Civil War Veterans Buried In Washington State - Robert Milroy

Robert Huston Milroy

Representing: Union

Robert Milroy
Soldier History

Civil War Union Major General. He commanded some 8000 men at the Battle of Winchester, Virginia in June of 1862. Confederate Major General Richard Ewell's 2nd Corps of the Army of Northern Virginia outmatched General Milroy and captured some 3400 men, and all 23 pieces of artillery. He was relieved of duty shortly after.

Bio by: EFB III

Family History

Robert Huston Milroy Famous memorial

11 Jun 1816
Salem, Washington County, Indiana, USA
29 Mar 1890 (aged 73)
Olympia, Thurston County, Washington, USA
Tumwater, Thurston County, Washington, USA Show Map
Block 19, Row 9, Grave 8
Memorial ID

Robert Huston Milroy was born in Salem,
Washington County, Indiana, on June 11, 1816,
the same year the state entered the Union. Born
into a military family, he was the son of Major
General Samuel Milroy and his second wife,
Martha Patsy Huston. His father served with
distinction in the Indiana militia during the War
of 1812. In 1826 the family relocated to
Delphi, Carroll County, Indiana where the elder
Milroy took up farming.
Milroy’s father had a strong aversion to higher
education and opposed his son’s desire to attend
the military academy at West Point. In 1840,
without informing his father, Milroy enrolled at
the American Literary, Scientific, and Military
Academy at Norwich, Vermont, today known as
Norwich University. He received degrees of
Bachelor of Arts and Master of Military
Science and graduated first in his class.
Unsuccessful in obtaining a commission in the U.S. Army, he returned to Indiana
in 1844 to attend law school at the University of Indiana at Bloomington.He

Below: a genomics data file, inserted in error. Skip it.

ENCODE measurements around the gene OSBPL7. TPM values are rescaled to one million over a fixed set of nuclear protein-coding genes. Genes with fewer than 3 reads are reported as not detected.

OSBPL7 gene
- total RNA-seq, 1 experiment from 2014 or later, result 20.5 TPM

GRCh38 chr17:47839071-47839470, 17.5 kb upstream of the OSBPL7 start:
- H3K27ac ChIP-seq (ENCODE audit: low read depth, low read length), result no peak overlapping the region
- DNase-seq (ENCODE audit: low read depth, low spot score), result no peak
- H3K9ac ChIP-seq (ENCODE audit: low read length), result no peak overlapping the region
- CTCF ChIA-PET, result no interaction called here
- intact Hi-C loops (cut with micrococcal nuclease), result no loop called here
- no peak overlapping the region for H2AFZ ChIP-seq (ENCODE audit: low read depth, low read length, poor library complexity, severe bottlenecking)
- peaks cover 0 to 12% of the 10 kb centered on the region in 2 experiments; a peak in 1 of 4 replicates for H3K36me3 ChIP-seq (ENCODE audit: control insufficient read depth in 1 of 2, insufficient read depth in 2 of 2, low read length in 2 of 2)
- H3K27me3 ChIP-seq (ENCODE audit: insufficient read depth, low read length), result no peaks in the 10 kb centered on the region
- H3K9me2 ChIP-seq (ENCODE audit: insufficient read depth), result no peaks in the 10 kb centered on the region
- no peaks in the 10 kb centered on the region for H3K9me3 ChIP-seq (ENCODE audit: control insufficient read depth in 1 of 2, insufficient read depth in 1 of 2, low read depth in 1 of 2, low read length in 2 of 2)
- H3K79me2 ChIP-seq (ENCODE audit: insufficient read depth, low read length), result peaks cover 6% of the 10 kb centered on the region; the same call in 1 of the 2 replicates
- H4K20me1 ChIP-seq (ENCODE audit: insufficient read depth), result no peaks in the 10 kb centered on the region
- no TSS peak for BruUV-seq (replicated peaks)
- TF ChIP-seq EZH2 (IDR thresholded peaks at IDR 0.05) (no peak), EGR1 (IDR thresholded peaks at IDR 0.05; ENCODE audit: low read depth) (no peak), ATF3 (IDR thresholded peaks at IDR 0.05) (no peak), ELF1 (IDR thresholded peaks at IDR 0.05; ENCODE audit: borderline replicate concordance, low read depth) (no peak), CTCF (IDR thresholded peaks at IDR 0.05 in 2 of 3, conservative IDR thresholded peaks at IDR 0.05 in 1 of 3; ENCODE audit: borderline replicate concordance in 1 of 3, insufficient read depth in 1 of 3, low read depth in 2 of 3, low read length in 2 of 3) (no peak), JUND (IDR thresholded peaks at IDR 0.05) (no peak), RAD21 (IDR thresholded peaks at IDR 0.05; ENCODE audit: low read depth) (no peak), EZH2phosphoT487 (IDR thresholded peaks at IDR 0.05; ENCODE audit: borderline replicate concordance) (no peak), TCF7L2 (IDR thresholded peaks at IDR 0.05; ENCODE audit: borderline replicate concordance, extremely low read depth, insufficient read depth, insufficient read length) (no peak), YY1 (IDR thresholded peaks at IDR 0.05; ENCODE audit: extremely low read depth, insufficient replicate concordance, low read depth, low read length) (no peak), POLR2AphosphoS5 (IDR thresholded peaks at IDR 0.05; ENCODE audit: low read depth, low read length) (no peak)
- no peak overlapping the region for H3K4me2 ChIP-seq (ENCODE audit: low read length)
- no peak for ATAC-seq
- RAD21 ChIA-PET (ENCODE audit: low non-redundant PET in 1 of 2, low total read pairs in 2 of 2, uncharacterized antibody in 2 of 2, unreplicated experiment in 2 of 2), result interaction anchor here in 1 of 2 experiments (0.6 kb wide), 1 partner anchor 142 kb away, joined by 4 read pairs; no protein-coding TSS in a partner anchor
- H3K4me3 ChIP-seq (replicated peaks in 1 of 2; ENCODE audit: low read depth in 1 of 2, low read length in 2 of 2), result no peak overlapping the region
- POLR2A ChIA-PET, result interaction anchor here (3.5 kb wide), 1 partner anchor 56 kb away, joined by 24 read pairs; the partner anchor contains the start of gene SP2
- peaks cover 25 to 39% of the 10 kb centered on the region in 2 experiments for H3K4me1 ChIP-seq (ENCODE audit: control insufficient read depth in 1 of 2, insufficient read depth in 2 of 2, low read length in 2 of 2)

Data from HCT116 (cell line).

interrupted his legal studies twice for military pursuits, first in Texas and then
in the Mexican War, serving as Captain in the First Indiana Infantry in
1846-1847.After the war ended, he resumed his law studies, graduating in
1850. He was then admitted to the bar and served at the Constitutional
Convention of 1850. He quickly became an ardent Republican and abolitionist
when the party rose to national prominence in the 1850s. The governor of
Indiana appointed Milroy President Judge of the Eighth Judicial District in
1852. Two years later, he resigned and moved to Rensselaer, Indiana, where he
established a law practice lasting until the outbreak of the Civil War.
On May 17, 1849, Robert Milroy married Mary J. Armitage in Carroll
County, Indiana. Mary Armitage was the daughter of Valerius Armitage, a
major contractor in the construction of the Wabash and Erie Canal. They had
seven children. Sons Bruce and Walter practiced together as attorneys in the
North Yakima, Washington Territory, firm of Milroy, Ir win and Milroy.
On April 23, 1861, shortly after the start of the Civil War, Milroy was
commissioned captain of the 9th Indiana Infantry (a 3-month unit,
reenlisting for three years after the expiration of its original term of
ser vice). Four days later he was unanimously elected colonel. In the first